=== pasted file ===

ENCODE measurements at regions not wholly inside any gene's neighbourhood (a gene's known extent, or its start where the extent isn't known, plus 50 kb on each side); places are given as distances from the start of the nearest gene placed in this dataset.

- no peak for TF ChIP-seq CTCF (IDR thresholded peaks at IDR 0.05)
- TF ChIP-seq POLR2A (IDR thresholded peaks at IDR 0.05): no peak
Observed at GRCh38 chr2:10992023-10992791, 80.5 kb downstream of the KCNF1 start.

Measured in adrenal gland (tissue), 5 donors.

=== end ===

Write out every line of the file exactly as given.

ENCODE measurements at regions not wholly inside any gene's neighbourhood (a gene's known extent, or its start where the extent isn't known, plus 50 kb on each side); places are given as distances from the start of the nearest gene placed in this dataset.

- no peak for TF ChIP-seq CTCF (IDR thresholded peaks at IDR 0.05)
- TF ChIP-seq POLR2A (IDR thresholded peaks at IDR 0.05): no peak
Observed at GRCh38 chr2:10992023-10992791, 80.5 kb downstream of the KCNF1 start.

Measured in adrenal gland (tissue), 5 donors.